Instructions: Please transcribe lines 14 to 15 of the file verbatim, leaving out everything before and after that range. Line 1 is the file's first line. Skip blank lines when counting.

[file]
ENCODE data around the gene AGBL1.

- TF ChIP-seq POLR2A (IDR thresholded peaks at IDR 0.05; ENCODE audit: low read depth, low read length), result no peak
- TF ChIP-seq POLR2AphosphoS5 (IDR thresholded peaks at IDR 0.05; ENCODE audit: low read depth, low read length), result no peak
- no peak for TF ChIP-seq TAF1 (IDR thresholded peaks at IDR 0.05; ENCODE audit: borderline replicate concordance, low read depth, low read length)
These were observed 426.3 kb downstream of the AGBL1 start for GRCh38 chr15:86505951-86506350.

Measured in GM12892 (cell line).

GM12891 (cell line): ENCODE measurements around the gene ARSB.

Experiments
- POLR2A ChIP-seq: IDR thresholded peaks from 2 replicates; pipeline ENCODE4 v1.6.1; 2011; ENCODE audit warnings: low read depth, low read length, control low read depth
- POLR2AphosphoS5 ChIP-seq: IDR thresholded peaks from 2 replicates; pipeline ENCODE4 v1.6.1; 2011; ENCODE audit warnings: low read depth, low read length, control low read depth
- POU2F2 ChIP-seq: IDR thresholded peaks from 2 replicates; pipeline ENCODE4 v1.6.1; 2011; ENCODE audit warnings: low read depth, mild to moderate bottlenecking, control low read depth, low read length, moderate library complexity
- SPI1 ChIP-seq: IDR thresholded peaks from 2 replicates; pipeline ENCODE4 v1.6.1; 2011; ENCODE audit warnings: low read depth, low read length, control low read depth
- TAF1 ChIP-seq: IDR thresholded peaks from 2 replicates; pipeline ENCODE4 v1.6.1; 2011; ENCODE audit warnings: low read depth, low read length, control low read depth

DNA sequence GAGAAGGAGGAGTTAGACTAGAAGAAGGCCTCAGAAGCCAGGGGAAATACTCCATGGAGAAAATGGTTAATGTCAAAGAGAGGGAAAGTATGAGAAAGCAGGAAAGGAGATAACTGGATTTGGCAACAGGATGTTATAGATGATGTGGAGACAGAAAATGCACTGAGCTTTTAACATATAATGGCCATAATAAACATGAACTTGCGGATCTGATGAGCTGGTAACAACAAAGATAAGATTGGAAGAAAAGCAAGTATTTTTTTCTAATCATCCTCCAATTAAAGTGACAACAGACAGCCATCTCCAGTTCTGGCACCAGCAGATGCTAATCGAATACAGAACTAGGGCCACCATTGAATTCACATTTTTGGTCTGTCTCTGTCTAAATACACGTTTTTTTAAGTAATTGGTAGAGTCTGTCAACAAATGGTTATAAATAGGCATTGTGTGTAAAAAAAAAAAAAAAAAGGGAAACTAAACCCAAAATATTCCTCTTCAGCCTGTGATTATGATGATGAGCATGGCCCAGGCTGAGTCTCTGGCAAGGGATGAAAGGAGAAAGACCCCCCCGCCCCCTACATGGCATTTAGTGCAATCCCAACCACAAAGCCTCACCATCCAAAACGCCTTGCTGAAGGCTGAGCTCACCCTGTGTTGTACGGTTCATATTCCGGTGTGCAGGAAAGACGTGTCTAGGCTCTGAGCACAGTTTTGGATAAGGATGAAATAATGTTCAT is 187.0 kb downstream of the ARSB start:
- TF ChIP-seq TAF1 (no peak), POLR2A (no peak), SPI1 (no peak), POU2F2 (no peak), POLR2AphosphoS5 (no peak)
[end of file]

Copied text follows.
DNA sequence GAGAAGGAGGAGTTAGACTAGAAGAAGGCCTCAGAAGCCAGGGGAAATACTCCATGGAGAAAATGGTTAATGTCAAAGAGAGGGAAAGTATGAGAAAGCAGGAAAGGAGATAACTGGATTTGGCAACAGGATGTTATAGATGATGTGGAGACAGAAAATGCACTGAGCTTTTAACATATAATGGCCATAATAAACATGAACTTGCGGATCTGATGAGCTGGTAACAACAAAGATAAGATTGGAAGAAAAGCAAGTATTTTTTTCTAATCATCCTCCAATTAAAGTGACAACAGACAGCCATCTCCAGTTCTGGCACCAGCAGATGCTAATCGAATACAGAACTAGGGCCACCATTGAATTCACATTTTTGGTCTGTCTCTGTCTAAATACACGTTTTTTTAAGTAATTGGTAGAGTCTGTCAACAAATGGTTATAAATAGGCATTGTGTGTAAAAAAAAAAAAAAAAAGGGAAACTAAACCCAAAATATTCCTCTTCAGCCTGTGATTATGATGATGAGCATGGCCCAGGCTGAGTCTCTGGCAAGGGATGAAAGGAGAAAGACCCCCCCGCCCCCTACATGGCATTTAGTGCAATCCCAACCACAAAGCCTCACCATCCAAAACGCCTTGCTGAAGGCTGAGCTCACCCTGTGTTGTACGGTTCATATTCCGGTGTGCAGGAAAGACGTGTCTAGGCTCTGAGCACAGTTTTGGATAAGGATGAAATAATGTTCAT is 187.0 kb downstream of the ARSB start:
- TF ChIP-seq TAF1 (no peak), POLR2A (no peak), SPI1 (no peak), POU2F2 (no peak), POLR2AphosphoS5 (no peak)